Real Estate is the last DEEP pocket of the people and it will and most likely should be taxed away. Of course this would only be a temporary measure, much like income tax, and we would be able to wipe out the debt quickly and forever. A more simplistic society where we no longer have to worry about acquiring assets. One where the retired baby boomers can once more feel proud and productive in our society by freely giving their wealth, through efficient taxation, back to the people that originally created the wealth for them.

Note: the author is not affiliated with any New World Order, unless such order wishes him to be, and such order is willing to pay a signing bonus and not have the author ride a goat - no matter how attractive said ewe might be.

Ryan said...

I wonder if they would've credited the Olympics if sales had been up. It saddens me that idiots with an obvious agenda and a history of wrong predictions get quoted as experts, when I could do a much better job. It's like the pundits who comment on daily stock market moves and take whatever the market did, whatever major announcements came out during the day, and draw a causal link between the two.

If I were a market pundit, there would be much better headlines. "Sales down in February due to shorter than average month", "TSX drops as Canadians sell stocks to buy tickets to Gold Medal game", "House prices fall as Haiti and Chile earthquakes remind BC residents they live on a fault line."

Four Leaf Clover said...

I have found the comments on this blog very interesting.

When someone commented on property taxes, it reminded me of a Co-Op resort property on Saltspring Island that actually charged each owner twice (in the same year) for their share of property taxes for that particular year.

Yes, how insane is that when people are forced to pay property taxes twice in one year. Is it any wonder that the Shares in that particular property sit on the market for years and years and years.

Animal Spirit said...

Dave @6:30 a.m.

Thanks for your comments. I'll choose not to respond to the content of your post as my original post addressed only that there were going to be cutbacks and that good people were going to be hurt.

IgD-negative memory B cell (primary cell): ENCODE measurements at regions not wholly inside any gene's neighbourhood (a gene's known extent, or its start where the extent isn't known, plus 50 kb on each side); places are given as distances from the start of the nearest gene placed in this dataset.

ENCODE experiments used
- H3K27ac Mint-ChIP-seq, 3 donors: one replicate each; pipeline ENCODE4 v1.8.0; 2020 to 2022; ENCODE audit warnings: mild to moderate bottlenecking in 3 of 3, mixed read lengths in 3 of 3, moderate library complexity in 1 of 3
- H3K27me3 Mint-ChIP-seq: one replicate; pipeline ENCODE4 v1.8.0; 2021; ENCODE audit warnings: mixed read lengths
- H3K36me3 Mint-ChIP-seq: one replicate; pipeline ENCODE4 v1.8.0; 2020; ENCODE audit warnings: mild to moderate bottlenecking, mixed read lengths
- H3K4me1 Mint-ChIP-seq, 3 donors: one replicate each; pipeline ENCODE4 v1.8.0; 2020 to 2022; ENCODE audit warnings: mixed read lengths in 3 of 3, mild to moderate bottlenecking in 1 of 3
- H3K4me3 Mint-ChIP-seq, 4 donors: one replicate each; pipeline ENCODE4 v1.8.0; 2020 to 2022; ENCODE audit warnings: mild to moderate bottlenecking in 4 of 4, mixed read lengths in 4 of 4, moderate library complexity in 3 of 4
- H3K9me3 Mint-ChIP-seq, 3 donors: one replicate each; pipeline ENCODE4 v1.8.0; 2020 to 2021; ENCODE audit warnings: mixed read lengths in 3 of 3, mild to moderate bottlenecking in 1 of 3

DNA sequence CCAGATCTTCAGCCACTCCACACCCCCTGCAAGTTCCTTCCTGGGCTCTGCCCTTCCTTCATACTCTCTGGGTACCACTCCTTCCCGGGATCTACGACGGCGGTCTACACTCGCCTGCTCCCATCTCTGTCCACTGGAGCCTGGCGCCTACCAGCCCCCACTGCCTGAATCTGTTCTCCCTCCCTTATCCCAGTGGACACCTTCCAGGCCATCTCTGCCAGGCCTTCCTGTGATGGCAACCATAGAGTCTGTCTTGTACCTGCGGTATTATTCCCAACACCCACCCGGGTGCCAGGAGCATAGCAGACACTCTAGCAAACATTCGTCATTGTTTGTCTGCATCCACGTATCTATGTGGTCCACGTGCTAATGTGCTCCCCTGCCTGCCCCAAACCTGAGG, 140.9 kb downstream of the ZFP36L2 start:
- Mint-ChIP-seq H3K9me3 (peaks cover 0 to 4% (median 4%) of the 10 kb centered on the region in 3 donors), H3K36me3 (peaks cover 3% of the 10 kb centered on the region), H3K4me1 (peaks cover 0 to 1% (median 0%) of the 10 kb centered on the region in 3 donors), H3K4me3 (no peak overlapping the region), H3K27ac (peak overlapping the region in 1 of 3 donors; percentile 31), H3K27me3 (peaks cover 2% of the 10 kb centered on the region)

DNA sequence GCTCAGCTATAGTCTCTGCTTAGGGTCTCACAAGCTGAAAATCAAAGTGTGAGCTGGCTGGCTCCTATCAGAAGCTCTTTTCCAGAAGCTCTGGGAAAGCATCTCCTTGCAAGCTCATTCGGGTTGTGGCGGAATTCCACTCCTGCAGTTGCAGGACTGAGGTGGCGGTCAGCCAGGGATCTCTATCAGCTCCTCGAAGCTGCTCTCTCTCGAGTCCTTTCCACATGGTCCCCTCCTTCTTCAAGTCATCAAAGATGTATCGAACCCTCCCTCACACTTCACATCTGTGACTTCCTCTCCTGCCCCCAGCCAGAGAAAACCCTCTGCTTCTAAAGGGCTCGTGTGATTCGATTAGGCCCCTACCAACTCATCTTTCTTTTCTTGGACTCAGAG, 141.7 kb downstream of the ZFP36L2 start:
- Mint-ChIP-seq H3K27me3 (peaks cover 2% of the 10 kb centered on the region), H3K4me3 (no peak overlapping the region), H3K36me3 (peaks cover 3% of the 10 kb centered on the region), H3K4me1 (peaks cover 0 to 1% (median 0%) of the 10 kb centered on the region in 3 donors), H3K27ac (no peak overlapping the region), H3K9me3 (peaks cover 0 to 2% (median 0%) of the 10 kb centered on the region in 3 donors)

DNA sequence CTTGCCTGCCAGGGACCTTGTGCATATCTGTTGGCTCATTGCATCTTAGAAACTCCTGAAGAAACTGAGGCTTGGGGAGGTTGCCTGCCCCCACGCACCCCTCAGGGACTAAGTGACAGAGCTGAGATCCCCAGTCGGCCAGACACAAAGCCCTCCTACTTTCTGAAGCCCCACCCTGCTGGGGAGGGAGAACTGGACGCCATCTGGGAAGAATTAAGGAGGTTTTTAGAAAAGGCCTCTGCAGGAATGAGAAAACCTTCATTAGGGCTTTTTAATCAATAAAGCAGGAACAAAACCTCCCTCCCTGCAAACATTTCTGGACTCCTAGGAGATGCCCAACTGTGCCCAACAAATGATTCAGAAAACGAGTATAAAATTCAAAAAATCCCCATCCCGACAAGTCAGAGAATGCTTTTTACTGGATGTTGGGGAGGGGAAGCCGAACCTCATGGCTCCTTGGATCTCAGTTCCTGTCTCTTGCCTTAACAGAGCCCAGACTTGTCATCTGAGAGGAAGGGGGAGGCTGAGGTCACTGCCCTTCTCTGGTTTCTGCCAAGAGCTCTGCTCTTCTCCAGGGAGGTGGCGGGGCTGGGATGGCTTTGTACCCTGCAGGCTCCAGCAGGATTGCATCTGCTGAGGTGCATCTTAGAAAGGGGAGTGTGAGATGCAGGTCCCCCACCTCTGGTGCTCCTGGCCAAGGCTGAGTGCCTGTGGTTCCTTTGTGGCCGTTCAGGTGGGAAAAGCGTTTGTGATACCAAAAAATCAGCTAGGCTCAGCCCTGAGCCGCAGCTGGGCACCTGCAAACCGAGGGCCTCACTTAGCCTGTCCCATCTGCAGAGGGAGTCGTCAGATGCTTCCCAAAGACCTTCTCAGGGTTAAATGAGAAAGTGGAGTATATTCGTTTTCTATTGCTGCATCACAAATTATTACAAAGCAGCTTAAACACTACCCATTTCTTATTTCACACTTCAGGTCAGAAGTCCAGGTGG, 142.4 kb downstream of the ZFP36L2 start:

I'm curious why you chose to extrapolate in the way you did. Was it to get an emotional reaction, or was it based off of personal preferances, or something else?

Animal Spirit said...

Ryan @2:08 - Vancouver Real Estate Board had almost the exact same listing and sales profile as Victoria and spun it as the Olympics bumped the sales signficantly.

Was up in Whitehorse in January - exact same house price increase profile as Victoria. Nope, this isn't about the weather, not about the Olympics, not about anything but people feeling they have to buy with interest rates low and everyone else buying.

Economically - an imperfect market - not based on fundamentals at all but behaviour, animal spirits. Made worse by lack of transparency on the part of the agents for buyers and sellers.

Dave said...

Animal Spirit - I'm curious why you chose to extrapolate in the way you did. Was it to get an emotional reaction, or was it based off of personal preferances, or something else?

Why? Because I want to see taxpayer money spent well. As you say, 'good' people will lose their jobs. I have no faith that management in government is capable of identifying the 'good' or 'bad' employees. Rather, their objectives in downsizing or cutting budgets will be making themselves look good. Having an efficient and effective workforce isn't even on the radar.

Is that emotional, personal preference or something else? I have no idea. I am not a psychologist. But, I do know that what I say is true.

We also need to cap the growth in health care and education spending. Their portion of the pie can't keep expanding.

I personally think it is time to tear the whole thing down and rebuilt from the ground up. Provincial Ministries are dysfunctional organizations. In the business world, such organizations have to change or go bankrupt. In government, they get rewarded.

Maybe this will all just fix itself when all the boomers leave the workforce.

Dave said...

Animal Spirits... a quick example to illustrate my point about efficiency.

The productivity numbers just came in for the entire US economy today. Year over year, productivity is up 7% while the cost of labour for business dropped 6%. In contrast, our civil service spending will be higher this year in BC and likely no change in productivity.

Marko said...

I couldn't agree more with Dave. I know a couple of people in high positions in government and their lack of intelligence and critical think skills is astonishing.

In the real world these people wouldn't be allowed to operate a forklift at Slegg Lumber.

omc said...


I don't understand your logic concerning healthcare and boomers retiring. We have more elderly people than ever before who live far longer with many more choices in intervention than ever before. This is what has pushed up healthcare costs, and I don't understand how adding more demanding elderly people will some how make things all better.

Bdub said...

Just Jack,

Pretty swift.